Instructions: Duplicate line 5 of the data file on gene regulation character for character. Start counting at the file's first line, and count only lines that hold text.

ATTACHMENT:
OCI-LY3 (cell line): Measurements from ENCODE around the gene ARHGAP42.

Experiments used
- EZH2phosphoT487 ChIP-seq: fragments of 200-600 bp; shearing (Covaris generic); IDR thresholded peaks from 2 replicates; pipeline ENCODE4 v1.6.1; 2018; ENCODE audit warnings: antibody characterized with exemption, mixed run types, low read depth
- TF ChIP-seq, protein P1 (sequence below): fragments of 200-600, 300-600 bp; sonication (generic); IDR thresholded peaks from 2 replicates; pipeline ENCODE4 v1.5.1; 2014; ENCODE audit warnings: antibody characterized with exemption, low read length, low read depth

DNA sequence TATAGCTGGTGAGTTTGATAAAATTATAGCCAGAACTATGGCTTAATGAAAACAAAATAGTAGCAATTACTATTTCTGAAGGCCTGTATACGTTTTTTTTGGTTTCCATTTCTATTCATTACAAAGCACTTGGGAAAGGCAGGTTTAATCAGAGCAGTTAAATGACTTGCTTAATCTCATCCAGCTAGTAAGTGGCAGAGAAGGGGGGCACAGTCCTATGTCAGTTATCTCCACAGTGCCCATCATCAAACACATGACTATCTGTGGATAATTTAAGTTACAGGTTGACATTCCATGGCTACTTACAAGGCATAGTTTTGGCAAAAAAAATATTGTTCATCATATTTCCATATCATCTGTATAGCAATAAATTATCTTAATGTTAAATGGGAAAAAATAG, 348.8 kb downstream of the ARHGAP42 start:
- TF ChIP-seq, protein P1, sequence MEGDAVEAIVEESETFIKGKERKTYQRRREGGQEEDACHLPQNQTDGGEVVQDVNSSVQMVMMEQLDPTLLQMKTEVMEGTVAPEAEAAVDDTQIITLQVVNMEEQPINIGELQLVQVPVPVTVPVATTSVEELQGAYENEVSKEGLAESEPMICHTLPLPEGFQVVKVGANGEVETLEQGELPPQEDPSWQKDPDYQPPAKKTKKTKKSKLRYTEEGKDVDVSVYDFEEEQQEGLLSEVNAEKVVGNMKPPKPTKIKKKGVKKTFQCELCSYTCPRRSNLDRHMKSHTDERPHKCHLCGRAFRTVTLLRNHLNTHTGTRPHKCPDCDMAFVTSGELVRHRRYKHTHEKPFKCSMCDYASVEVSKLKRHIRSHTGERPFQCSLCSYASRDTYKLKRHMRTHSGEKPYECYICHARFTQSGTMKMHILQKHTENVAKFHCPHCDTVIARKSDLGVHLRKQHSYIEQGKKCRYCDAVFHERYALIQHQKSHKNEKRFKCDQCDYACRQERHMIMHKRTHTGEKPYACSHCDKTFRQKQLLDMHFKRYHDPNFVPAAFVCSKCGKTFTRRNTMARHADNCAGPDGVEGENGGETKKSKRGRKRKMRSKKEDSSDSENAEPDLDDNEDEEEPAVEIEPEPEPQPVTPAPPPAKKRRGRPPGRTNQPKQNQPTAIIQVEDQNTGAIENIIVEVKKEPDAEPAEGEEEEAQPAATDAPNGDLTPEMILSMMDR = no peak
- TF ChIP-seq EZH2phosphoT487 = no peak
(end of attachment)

DNA sequence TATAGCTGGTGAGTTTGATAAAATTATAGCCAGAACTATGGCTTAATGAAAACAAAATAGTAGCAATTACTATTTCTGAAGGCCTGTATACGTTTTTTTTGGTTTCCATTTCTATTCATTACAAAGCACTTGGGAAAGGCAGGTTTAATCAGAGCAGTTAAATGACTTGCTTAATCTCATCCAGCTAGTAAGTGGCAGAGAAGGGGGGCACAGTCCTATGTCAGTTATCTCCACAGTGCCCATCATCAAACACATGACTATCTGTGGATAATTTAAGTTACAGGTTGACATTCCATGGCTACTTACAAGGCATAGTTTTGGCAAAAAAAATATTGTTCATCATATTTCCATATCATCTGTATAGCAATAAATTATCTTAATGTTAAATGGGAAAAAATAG, 348.8 kb downstream of the ARHGAP42 start: